A few more people stepped out of line, shoulders drooping. She continued her tirade, but Paul turned to the woman in front of him again.
“So theft, huh?” Despite her chosen profession, she was attractive and seemed witty enough. Maybe a good match for Paul?
She shrugged. “What about you?”
Paul felt his face blush. It was just the reason he was going back.
“It’s stupid,” he muttered.
“No it’s not. If it was stupid, you wouldn’t be here. We all know how much this costs. It’s obviously very important. So, out with it!”
Paul took a deep breath. “Okay. So I’ve always been so, well—vanilla. Nothing spectacular. As a kid I always amazed my parents and did brilliant things at home. But whenever I walked out my front door, I just closed up. Never spoke up for myself. I was thinking about it, and this one day, one stupid day in my childhood, stands out above the rest.”
“You’re much more interesting than a thief,” the woman said. “Do tell.”
His face felt impossibly hot. “It was elementary school gym class.”
She laughed. “Go on. I think most psychiatrists can trace everyone’s problems to elementary school gym class one way or another.”
Paul managed a chuckle. “A hockey game. I wasn’t the last one chosen, but I wasn’t the captain, either. The two captains were doing a face-off. I never heard of it. I just saw them standing there, in the middle of the gym, with the hockey puck between them. They just stared at each other. I didn’t know what they were waiting for.”
She raised an eyebrow.
“So, thinking I was being some kind of hero, I ran up to them with my hockey stick and smacked the puck toward the goal. Everyone was so shocked that it made it past the goalie. I raised my hands in victory only to be met by the gym teacher’s angry stare. I had to sit in time out for half the class. I was so ashamed that for the second half, I just kind of moped around by the corner, playing with a crack in the plastic of my hockey stick. I’m pretty sure it was the last time in my life I’ve ever taken a risk.”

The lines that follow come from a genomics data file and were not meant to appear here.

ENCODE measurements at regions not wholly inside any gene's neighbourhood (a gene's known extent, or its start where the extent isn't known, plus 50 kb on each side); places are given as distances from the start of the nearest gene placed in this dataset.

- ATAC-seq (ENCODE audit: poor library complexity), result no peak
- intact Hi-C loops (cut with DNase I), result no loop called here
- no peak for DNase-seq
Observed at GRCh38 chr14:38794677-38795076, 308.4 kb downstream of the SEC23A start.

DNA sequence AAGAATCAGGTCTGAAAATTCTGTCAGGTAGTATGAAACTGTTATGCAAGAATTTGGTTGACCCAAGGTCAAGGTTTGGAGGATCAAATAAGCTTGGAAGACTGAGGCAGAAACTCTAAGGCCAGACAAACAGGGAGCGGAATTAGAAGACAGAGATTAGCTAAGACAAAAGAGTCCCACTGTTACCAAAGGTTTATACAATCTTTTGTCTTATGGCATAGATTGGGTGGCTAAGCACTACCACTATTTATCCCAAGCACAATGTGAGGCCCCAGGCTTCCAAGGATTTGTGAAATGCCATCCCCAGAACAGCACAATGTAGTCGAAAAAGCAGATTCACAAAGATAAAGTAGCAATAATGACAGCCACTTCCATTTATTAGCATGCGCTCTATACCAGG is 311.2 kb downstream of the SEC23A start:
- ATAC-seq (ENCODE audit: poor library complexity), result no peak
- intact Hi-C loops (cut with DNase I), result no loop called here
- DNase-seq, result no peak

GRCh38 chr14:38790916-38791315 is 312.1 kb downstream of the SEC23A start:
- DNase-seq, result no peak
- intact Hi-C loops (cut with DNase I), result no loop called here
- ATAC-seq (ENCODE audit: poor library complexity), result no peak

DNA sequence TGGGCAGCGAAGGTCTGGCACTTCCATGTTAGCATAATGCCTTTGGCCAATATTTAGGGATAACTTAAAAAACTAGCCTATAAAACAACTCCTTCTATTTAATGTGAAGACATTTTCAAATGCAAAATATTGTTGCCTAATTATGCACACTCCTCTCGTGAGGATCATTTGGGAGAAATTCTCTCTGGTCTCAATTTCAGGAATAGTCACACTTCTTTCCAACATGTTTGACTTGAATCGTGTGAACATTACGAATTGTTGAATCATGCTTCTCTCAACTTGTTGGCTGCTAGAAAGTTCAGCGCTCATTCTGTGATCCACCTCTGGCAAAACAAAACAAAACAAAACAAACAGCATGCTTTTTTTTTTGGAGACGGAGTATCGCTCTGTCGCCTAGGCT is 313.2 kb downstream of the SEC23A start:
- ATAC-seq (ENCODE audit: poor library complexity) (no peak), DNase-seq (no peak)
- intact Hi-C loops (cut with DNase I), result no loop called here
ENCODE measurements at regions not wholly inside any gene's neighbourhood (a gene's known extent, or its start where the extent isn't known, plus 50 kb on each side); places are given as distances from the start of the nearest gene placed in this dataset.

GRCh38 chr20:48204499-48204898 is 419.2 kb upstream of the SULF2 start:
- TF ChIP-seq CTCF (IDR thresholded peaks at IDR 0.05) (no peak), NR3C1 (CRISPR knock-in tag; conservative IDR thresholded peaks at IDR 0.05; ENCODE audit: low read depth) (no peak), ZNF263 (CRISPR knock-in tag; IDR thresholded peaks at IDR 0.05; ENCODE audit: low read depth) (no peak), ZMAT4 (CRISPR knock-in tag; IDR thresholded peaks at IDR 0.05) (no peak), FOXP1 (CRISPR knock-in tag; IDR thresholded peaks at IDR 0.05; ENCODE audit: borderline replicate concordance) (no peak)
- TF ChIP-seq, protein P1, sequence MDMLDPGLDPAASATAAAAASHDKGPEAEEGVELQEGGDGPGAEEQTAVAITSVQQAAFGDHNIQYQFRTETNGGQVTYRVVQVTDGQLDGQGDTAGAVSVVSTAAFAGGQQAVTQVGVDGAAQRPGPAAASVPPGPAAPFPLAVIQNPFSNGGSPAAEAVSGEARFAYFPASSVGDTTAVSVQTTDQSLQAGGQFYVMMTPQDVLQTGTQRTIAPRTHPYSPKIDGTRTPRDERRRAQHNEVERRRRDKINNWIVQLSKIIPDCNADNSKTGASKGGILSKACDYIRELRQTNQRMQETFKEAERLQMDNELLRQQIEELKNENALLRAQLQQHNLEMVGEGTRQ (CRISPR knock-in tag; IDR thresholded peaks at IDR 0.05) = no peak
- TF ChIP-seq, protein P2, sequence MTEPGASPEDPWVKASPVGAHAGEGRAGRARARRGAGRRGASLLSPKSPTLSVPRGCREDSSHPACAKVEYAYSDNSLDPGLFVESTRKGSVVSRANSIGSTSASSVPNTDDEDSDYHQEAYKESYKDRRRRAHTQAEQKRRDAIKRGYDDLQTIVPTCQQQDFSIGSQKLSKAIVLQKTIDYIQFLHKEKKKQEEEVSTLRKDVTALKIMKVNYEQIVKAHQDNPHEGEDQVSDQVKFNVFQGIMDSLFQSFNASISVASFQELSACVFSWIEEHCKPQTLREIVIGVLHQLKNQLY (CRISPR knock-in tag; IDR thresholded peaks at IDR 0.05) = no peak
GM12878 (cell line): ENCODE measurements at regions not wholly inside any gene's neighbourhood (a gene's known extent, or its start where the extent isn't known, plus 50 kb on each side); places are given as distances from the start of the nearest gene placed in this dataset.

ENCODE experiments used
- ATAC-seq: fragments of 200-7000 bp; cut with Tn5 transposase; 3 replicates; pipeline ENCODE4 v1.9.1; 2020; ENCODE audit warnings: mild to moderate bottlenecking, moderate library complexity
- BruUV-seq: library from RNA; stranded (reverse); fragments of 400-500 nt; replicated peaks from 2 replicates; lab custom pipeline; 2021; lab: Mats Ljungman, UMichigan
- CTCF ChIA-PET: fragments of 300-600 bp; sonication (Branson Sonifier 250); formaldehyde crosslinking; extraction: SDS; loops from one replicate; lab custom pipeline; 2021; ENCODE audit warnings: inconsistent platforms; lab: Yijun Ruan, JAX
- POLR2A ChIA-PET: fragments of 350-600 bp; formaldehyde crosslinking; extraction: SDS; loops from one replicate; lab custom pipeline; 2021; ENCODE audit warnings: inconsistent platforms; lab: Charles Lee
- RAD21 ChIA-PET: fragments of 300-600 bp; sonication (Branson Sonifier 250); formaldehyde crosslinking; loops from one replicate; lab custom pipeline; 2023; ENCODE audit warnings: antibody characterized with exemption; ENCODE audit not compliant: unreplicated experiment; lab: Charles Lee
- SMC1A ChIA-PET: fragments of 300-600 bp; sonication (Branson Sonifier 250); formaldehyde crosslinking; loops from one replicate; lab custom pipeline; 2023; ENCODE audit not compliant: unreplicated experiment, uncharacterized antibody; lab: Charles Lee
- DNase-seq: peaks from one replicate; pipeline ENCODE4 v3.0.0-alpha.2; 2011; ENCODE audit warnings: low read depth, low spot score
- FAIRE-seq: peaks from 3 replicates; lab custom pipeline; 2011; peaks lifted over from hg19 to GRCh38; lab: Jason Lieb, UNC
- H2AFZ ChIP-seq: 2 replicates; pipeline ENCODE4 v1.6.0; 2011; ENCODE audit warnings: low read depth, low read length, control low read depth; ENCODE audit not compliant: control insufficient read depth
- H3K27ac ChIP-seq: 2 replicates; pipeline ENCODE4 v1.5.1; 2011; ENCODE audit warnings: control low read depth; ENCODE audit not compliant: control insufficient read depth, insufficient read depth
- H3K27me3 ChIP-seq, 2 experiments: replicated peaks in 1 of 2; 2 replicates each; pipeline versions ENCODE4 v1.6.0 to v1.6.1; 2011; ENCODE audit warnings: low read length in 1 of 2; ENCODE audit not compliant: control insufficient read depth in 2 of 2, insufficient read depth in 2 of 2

Her smile faded. “Oh, honey. That’s no way to live.”
Paul nodded. “I know.” He sighed. “So you see, I think if I could just go back and stand up for myself, I would have found the footing to have confidence in other ways, too. Instead of a downward slope, it would have been the start of an upward climb. From getting shut out of sports teams in elementary school to not asking my crush to dance in middle school. Everything would have been different. And I’d be a lot better off than I am now.”
The woman stepped closer to him, and she was about to say something when the “flight attendant” approached. “Application?” she demanded.
The thief flipped a screen on her phone and held it to the attendant. The tablet beeped. “Eleanor Dietz.” The tablet’s screen glowed, and the attendant sighed. “I assume you read the user agreement before you signed it?” she asked.
Eleanor reddened. “I, um. Those things are all the same, you know? I mean, I skimmed it…”
The attendant shook her head. “Traveling back in time to avoid becoming a criminal is a violation of our user policy.”
Eleanor’s eyebrows arched. “Why? I would think causing fewer criminals in the world would be a good thing. I just want to stop myself from stealing the—”
The attendant shook her head. “Too many criminals were going back not to stop their crimes, but to improve them. With hindsight, they were able to go back and destroy evidence and cover tracks. Under our agreement with the EPA, DHS, and several other organizations, we are bound to prohibit anyone with a criminal record from traveling forward or back.”